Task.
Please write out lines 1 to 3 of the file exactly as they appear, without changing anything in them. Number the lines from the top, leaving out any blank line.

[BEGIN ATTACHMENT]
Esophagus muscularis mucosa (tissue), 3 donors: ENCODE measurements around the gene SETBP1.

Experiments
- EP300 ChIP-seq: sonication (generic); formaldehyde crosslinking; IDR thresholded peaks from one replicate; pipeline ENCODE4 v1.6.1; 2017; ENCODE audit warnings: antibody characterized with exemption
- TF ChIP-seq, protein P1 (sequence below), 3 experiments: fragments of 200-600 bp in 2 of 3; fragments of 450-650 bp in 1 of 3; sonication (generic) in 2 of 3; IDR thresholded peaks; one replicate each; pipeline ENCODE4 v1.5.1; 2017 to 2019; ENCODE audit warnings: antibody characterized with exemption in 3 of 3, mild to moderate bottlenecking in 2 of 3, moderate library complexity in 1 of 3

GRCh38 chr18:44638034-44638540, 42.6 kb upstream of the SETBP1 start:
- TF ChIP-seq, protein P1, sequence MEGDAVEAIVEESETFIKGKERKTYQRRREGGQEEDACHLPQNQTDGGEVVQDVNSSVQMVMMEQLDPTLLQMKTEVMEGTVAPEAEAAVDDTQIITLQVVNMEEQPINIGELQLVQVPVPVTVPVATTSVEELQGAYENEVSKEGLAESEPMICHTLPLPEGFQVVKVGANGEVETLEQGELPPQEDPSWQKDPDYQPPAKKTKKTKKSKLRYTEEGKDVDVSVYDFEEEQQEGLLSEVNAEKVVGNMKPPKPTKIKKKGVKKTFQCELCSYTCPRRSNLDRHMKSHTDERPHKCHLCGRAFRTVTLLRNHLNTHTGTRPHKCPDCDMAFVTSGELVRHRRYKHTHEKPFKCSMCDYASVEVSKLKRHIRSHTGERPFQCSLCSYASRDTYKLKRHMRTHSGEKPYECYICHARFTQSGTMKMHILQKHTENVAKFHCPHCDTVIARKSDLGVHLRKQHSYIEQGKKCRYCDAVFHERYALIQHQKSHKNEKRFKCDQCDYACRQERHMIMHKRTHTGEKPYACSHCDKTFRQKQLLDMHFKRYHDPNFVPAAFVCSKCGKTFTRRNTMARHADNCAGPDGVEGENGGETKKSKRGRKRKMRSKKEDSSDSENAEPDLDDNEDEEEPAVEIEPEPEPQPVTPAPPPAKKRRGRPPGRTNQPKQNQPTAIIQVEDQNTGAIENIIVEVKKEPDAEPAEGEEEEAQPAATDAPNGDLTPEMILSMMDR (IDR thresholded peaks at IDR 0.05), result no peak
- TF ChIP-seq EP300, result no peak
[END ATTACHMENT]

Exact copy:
Esophagus muscularis mucosa (tissue), 3 donors: ENCODE measurements around the gene SETBP1.

Experiments
- EP300 ChIP-seq: sonication (generic); formaldehyde crosslinking; IDR thresholded peaks from one replicate; pipeline ENCODE4 v1.6.1; 2017; ENCODE audit warnings: antibody characterized with exemption